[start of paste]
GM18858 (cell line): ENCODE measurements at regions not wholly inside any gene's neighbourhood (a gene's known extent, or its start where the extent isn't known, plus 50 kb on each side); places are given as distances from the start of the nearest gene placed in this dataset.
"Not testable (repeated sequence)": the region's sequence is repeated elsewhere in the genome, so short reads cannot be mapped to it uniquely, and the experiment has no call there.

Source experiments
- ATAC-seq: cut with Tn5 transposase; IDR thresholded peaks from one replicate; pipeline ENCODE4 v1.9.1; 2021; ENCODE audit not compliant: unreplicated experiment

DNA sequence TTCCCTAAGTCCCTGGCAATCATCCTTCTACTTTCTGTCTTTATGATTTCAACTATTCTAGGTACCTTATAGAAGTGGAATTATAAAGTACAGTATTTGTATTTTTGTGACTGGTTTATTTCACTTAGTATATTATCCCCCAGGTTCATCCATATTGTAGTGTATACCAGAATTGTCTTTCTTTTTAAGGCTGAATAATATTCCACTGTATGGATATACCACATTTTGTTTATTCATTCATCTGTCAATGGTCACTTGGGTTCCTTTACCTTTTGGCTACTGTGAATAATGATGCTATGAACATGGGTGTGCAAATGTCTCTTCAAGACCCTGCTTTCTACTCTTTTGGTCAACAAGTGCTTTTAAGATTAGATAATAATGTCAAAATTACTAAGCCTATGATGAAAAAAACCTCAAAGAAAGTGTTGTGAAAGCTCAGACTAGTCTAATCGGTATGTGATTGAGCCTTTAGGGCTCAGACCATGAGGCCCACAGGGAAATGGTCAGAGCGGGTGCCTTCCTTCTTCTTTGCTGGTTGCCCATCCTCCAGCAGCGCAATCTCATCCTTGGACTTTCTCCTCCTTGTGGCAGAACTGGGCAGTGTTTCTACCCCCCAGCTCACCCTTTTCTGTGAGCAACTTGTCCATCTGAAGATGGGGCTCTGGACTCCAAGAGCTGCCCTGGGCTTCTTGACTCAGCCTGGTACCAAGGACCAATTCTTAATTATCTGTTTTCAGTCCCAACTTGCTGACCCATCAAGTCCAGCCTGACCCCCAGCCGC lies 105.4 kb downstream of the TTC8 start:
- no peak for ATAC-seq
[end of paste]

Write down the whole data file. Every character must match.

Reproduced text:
GM18858 (cell line): ENCODE measurements at regions not wholly inside any gene's neighbourhood (a gene's known extent, or its start where the extent isn't known, plus 50 kb on each side); places are given as distances from the start of the nearest gene placed in this dataset.
"Not testable (repeated sequence)": the region's sequence is repeated elsewhere in the genome, so short reads cannot be mapped to it uniquely, and the experiment has no call there.

Source experiments
- ATAC-seq: cut with Tn5 transposase; IDR thresholded peaks from one replicate; pipeline ENCODE4 v1.9.1; 2021; ENCODE audit not compliant: unreplicated experiment

DNA sequence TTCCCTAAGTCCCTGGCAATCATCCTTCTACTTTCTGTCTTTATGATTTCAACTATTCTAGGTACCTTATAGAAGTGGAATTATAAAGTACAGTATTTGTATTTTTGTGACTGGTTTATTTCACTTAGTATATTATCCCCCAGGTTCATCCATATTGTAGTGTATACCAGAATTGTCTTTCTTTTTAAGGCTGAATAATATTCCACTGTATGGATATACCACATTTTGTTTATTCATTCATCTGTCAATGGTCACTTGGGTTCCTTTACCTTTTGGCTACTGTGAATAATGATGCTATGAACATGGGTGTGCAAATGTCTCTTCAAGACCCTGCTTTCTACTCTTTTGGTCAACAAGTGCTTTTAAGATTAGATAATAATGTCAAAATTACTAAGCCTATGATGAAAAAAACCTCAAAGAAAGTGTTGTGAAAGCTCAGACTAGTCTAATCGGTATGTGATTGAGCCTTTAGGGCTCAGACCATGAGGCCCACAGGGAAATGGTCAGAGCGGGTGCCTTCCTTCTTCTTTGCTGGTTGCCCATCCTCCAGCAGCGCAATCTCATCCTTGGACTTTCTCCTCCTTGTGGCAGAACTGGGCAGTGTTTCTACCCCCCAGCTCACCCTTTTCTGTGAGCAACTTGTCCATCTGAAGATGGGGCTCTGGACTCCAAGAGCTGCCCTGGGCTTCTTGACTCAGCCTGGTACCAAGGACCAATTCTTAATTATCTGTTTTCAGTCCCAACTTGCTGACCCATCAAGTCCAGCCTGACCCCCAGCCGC lies 105.4 kb downstream of the TTC8 start:
- no peak for ATAC-seq